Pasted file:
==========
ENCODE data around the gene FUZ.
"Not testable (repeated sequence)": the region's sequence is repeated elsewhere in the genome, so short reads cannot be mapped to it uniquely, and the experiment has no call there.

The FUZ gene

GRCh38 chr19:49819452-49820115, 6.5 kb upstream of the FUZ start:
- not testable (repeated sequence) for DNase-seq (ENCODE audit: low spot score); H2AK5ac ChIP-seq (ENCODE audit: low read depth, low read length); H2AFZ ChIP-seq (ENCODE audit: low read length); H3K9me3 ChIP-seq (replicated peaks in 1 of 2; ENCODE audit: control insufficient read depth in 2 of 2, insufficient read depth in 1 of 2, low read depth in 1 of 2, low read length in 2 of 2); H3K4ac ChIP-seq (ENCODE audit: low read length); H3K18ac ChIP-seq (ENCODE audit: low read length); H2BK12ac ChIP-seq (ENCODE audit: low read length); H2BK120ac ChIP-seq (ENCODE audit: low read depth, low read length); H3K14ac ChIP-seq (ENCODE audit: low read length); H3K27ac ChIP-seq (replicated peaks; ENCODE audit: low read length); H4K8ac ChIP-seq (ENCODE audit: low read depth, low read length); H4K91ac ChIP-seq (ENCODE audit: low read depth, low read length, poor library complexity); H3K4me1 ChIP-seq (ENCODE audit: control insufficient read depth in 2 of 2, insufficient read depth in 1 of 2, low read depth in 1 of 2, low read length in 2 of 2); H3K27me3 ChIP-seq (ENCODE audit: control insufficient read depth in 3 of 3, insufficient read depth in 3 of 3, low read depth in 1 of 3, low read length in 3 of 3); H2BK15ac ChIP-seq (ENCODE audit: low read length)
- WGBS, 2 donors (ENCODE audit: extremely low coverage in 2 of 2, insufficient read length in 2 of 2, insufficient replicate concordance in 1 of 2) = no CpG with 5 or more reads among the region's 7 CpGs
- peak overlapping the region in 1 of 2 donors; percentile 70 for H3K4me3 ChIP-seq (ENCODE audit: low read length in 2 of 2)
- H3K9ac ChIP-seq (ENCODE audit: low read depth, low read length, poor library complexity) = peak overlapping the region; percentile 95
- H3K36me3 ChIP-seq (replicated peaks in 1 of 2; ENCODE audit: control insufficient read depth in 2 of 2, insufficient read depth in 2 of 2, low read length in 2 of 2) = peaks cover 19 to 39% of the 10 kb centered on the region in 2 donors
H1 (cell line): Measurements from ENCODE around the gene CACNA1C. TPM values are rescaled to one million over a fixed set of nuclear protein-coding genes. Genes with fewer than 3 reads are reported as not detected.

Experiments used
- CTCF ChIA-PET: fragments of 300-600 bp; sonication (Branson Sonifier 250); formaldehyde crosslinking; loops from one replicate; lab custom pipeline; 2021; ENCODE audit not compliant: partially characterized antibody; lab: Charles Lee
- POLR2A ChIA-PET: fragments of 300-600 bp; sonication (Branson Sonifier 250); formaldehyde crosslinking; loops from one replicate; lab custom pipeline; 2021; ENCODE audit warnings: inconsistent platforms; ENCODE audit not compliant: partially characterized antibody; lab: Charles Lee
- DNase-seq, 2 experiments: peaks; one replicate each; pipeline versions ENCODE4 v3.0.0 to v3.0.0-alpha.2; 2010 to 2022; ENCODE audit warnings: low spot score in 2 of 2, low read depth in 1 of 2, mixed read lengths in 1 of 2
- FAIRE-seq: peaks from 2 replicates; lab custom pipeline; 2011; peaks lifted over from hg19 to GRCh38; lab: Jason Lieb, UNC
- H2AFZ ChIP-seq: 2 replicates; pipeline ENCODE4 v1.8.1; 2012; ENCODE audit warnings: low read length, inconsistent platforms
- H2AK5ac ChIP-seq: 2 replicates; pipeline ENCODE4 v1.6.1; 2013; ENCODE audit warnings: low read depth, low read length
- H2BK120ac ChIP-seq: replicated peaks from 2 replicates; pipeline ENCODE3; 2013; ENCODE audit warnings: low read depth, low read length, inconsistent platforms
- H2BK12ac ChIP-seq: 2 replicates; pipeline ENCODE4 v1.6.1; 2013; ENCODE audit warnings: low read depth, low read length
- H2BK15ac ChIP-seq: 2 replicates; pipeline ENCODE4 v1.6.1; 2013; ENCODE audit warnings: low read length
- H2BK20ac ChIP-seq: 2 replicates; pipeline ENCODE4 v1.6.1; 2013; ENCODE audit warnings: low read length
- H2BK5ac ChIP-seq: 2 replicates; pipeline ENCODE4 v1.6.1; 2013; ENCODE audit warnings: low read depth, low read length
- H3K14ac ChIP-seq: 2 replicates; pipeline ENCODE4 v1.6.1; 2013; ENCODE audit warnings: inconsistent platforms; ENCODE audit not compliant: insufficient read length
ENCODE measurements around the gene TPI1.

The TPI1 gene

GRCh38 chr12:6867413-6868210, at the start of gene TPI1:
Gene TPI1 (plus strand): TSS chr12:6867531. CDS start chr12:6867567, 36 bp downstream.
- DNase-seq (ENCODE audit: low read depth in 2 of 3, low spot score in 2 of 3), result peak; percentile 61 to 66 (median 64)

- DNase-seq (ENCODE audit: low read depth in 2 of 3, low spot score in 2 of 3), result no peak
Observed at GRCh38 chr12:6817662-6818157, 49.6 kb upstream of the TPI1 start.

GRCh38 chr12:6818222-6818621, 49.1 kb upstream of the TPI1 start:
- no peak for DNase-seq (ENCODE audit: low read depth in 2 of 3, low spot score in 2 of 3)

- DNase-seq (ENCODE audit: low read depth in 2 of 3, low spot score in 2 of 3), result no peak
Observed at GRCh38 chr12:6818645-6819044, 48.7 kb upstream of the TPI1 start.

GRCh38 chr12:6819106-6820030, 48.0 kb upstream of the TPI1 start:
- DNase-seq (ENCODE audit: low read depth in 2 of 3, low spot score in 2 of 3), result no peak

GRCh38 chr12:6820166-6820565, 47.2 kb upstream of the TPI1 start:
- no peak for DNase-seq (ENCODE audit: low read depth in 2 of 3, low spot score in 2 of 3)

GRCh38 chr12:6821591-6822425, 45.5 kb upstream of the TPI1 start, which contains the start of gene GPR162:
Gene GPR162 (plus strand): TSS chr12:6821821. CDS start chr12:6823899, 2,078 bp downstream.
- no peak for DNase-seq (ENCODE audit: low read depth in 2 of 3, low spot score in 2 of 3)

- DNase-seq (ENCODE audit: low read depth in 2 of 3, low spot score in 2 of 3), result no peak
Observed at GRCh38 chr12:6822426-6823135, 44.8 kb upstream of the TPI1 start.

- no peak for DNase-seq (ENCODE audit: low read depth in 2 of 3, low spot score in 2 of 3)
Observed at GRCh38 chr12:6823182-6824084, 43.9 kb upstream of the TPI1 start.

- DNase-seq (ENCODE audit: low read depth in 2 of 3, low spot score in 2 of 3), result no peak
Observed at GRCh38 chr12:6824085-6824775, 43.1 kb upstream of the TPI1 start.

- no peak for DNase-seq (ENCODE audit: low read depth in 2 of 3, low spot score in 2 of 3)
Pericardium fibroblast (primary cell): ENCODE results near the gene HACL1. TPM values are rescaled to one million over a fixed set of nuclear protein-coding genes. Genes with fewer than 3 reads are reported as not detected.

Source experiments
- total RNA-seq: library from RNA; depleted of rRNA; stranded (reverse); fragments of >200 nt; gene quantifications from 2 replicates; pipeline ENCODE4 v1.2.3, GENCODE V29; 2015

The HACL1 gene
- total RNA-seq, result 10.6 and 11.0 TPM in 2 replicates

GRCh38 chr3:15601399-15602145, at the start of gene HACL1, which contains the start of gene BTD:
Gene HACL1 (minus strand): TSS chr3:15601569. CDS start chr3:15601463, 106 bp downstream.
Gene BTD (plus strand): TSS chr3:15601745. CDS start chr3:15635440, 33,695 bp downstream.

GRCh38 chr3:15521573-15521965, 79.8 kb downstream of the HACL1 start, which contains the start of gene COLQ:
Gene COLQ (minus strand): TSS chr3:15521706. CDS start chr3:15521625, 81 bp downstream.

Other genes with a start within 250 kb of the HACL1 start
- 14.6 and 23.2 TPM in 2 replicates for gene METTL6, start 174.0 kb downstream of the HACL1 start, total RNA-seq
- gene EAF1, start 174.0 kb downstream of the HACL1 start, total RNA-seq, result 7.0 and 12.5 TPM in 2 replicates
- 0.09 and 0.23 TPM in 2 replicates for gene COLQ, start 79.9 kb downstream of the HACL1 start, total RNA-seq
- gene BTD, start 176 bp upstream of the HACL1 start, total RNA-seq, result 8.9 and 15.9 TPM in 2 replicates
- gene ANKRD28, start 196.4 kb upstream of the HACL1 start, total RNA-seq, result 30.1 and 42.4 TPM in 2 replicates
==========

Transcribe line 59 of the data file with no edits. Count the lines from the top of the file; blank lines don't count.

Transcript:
Other genes with a start within 250 kb of the HACL1 start